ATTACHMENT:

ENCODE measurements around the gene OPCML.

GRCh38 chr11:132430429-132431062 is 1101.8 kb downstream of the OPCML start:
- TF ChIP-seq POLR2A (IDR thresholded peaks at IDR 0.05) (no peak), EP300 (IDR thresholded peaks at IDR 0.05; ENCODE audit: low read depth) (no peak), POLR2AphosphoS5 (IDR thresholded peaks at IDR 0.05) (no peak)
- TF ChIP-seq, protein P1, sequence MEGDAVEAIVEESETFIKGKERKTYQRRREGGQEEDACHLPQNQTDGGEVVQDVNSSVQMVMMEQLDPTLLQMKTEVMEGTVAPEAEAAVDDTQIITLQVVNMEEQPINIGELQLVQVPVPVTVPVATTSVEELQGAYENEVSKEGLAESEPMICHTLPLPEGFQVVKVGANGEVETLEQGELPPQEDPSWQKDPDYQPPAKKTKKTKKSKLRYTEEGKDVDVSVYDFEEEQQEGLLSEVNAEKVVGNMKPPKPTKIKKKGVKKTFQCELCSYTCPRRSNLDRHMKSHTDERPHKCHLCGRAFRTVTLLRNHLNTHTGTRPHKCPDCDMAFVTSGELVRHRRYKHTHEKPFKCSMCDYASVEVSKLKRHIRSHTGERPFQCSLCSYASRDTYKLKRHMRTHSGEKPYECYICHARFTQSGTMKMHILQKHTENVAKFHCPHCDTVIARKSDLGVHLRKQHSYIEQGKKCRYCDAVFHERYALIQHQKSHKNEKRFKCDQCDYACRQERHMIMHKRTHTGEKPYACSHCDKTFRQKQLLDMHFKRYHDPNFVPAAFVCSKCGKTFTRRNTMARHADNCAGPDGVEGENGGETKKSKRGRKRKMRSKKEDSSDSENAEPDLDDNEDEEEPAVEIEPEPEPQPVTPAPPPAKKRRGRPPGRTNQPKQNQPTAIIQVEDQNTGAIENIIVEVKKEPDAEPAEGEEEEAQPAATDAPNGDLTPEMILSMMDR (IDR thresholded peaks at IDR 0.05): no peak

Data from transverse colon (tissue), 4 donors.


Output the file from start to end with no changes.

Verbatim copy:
ENCODE measurements around the gene OPCML.

GRCh38 chr11:132430429-132431062 is 1101.8 kb downstream of the OPCML start:
- TF ChIP-seq POLR2A (IDR thresholded peaks at IDR 0.05) (no peak), EP300 (IDR thresholded peaks at IDR 0.05; ENCODE audit: low read depth) (no peak), POLR2AphosphoS5 (IDR thresholded peaks at IDR 0.05) (no peak)
- TF ChIP-seq, protein P1, sequence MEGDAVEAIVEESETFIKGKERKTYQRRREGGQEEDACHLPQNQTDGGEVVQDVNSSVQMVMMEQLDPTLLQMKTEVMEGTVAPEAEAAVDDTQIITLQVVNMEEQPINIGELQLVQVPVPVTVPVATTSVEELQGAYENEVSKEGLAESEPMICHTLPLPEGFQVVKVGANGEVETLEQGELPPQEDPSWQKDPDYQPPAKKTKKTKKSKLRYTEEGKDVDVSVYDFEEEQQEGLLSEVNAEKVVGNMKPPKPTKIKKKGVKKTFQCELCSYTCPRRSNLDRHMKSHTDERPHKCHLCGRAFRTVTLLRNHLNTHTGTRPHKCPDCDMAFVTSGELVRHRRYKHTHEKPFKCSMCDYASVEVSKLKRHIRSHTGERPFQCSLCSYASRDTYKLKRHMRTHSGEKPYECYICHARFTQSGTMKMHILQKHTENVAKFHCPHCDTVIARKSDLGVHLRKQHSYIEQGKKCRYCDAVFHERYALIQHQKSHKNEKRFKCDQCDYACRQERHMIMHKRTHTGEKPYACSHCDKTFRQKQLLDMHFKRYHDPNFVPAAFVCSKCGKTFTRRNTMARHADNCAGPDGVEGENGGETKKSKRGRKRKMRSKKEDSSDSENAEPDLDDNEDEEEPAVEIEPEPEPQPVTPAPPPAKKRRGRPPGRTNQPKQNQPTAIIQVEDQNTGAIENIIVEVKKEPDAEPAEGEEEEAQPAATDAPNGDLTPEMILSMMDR (IDR thresholded peaks at IDR 0.05): no peak

Data from transverse colon (tissue), 4 donors.